The Spirit Award was presented to Precious for her community service visiting disabled veterans along. More than 500 spectators clapped and cheered as the 27 underdogs proudly walked the red carpet and strutted their stuff across the stage. Pork even sported a bright blue mani-pedi. Cameras flashed and video rolled as international press recorded the evening's events.
You might think that all these homely hounds are Heinz 57 mutts, however pedigreed pooches took their share of the spotlight. We aren't interested in lineage, it's the inner beauty and personality that shine in our World's Ugliest Dog Contest.
The judges score the dogs on their first impression, unusual attributes, natural ugliness cannot have been altered for purposes of the contest, personality and audience impression.
A good many of the contestant dogs have been rescued from shelters and puppy mills and the Contest has done much to raise awareness for adoption of dogs and how no matter their physical detractions, these animals are loving companions. And the dogs certainly seem to enjoy the adoration of the fans!
The malformed mutt has a bizarre truncated torso, oversized bat-like ears, stumpy tail and long spindly legs. She even has a wart in the middle of her forehead. And her strange habit of sitting with her legs folded out of sight beneath her makes her look even odder. So her triumph is not surprising! The annual competition, in Petaluma, California, is a kind of antiCrufts and has forged a cult following in the 27 years it has run.
WATCH DOG VIDEO !!!Her home in rural Loxahatchee, Florida, where she lives with Ginnie Saye, 56, and her husband Michael Carroll, 69. My first encounter with Quasi was nerve-racking, she looks like a cross between a werewolf and the Looney Tunes' Tasmanian devil. But the friendly dog quickly shows I have nothing to fear by nuzzling against my legs.
The prize-winning pet was born with a very rare condition called short spine syndrome, giving her body an unnaturally squat appearance. Only a handful of dogs in the world have it and at ten years old, Quasi is believed to be the oldest.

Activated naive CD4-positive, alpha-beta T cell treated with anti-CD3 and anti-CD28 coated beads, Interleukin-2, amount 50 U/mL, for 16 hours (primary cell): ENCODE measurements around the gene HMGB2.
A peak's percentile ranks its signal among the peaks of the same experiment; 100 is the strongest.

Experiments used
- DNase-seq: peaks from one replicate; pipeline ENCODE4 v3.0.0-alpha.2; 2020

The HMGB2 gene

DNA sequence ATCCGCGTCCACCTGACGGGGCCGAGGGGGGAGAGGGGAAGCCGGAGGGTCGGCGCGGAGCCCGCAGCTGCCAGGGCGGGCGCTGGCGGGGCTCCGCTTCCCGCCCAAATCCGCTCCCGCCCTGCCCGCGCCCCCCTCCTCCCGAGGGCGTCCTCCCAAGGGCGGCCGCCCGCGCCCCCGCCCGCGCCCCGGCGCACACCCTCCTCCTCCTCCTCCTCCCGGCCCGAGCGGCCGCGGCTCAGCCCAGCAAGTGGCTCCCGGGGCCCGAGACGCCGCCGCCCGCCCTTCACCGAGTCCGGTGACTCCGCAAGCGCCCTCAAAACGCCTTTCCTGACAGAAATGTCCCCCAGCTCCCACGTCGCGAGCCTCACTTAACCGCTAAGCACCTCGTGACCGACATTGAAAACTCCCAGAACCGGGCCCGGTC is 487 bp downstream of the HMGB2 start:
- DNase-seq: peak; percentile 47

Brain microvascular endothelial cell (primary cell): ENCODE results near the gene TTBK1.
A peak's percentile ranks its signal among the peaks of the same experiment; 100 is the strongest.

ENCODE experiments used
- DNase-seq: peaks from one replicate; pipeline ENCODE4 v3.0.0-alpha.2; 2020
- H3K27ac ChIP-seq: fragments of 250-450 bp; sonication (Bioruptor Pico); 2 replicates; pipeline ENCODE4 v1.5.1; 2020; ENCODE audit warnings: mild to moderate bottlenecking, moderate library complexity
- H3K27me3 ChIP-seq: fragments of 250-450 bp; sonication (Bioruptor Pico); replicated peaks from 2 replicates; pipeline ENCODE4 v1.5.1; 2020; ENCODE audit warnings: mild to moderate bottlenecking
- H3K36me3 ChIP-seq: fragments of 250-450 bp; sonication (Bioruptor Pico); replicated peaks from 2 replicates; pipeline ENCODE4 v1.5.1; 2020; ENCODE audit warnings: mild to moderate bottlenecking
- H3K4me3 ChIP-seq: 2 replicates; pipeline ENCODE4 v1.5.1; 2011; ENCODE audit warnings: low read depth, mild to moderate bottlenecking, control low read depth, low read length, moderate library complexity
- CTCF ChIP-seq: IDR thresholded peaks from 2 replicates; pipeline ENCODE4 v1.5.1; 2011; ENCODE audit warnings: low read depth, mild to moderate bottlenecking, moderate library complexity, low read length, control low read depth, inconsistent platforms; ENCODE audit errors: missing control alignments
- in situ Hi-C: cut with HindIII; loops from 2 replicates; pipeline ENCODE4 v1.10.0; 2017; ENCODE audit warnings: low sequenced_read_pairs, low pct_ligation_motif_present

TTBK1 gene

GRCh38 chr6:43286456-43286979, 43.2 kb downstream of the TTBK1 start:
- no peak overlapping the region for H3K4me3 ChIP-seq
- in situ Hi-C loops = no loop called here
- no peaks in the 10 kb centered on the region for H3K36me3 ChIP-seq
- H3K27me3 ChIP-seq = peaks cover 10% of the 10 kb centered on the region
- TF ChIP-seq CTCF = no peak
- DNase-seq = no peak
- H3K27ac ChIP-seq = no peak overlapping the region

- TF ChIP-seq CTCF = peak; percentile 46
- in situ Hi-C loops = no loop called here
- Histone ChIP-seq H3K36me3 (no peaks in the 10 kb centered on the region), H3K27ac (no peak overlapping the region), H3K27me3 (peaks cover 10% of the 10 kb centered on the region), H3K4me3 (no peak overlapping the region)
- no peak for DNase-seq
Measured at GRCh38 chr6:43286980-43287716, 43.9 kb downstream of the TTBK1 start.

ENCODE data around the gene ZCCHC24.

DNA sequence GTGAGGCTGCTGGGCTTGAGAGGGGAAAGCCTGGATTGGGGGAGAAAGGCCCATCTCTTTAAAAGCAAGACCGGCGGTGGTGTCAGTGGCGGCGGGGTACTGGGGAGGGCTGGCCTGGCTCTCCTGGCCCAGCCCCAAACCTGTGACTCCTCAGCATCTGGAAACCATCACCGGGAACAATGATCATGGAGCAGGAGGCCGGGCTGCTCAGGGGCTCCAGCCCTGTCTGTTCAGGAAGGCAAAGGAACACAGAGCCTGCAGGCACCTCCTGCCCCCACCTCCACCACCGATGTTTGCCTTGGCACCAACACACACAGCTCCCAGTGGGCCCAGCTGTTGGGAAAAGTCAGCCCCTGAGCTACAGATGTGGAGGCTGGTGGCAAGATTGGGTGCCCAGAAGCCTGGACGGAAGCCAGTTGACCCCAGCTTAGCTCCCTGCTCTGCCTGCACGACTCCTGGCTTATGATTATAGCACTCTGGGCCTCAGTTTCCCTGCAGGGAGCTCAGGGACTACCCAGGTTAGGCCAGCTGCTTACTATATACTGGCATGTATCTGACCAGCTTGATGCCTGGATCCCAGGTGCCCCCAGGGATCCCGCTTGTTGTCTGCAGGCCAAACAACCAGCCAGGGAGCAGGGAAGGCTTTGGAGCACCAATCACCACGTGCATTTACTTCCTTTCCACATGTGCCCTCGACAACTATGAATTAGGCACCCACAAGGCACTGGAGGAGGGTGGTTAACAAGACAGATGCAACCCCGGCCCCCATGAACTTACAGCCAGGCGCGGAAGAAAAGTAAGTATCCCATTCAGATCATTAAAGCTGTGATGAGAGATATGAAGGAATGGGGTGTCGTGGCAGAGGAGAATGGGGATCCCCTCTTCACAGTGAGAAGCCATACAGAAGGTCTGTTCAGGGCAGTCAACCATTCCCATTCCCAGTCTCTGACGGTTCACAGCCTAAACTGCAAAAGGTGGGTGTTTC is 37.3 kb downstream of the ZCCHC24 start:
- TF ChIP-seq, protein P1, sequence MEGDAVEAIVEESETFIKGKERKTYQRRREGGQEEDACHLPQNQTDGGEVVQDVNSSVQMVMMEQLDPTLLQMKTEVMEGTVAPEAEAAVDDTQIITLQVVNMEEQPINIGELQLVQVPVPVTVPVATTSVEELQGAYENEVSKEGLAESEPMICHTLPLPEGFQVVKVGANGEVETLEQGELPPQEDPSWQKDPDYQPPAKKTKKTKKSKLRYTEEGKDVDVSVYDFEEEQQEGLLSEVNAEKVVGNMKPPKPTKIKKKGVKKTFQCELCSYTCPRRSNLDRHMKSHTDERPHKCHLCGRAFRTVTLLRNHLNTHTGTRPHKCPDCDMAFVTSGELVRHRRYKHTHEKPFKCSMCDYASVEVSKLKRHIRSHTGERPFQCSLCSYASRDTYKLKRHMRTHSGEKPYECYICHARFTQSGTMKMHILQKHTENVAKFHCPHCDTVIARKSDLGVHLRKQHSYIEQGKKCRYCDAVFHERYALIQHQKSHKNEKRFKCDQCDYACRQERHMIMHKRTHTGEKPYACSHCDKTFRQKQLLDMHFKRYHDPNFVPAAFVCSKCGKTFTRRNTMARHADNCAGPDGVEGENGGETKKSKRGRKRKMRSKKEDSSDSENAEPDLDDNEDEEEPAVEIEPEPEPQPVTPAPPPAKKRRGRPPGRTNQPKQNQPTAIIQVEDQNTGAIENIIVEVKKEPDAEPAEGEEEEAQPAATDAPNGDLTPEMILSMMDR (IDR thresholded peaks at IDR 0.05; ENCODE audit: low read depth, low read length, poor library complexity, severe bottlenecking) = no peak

Ginnie named her Quasi Modo, after the famous bell-ringer in The Hunchback Of Notre Dame. Ginnie continued: "People have been telling us for years we should enter her in the ugly dog contest, but this year we were thinking of taking a vacation to mark our wedding anniversary so we thought, "Why not?". Quasi found herself sitting pretty after beating 26 other hideous hounds to land the $1,500 prize money, which Ginnie is donating to the animal shelter where she works.
Chief judge Brian Sobel praised Quasi Modo, saying the pooch, often mistaken for a male dog: "epitomised excellence in ugliness". In contrast to her somewhat alarming appearance, Quasi is a gentle soul who loves nothing better than snuggling on the sofa with her owners or creeping into their bed with them. She has always been placid and friendly to strangers. She also loves to eat and spends most of the day snoozing. Sometimes people think she must be in pain because of her spine but that is not the case at all.
Her condition also prevents her turning her head, so instead she spins her whole body around when something catches her attention. But Quasi's problems do not stop her running, playing and enjoying life like any other dog. And Michael, a retired construction worker, hopes her win will encourage people not to overlook dog-eared pooches, saying: "Even ugly can be good. When you are thinking about adopting a pet, do not forget about the ugly ones because they are just as wonderful. Quasi Modo is proof of that." People often think she is some kind of hyena.
She is a lovely dog with such a sweet personality. She may never make a conventional beauty queen, but thanks to her new-found notoriety, Quasi's days as an underdog are well and truly over.
Having been raised by wolves, I was naturally quite interested to find the photo at right wandering around the internet. What was this curious little beastie?
Photoshop was the word that sprang immediately to mind, but the reality is that this poor critter is (likely) real, and exhibits a spinal deformity common enough to have a name: baboon dog syndrome.
The name appears to have originated in South Africa, where enough animals were found exhibiting this condition that the locals had a name for it. It is not endemic to wolves, of course: according to the references below, the South Africans saw the issue in dogs, and apparently it's also been seen in foxes and other wild canids.
Baboon dog syndrome is differentiated from achondroplasia/dwarfism in that the latter usually/often produces animals with shortened limbs and a normal-length spine (resembling a Corgi), while baboon dog syndrome produces animals with what appear to be normal limbs under a half-length or apparently "missing" spine, and often a "bob" tail.
Here are the best references online: Genetics for Dog Breeders, by Frederick Bruce Hutt, which notes an inherited abnormality in dogs which results in an extreme shortening of the entire spinal structure, an illustration of an image by David Klocker Ehrenstrahl of a "fox-dog cross", unlikely due to differences in chromosomal number, with the condition
Animal Genetics, also by Frederick Bruce Hutt. Google Books indicates this book mentions "the baboon dogs of de Boom", described by Dr. H P A de Boom of the Veterinary Laboratory at Ondestepoort in South Africa, and contains photos of such dogs, showing the "typical humped back, short tail, and apparent lack of any neck".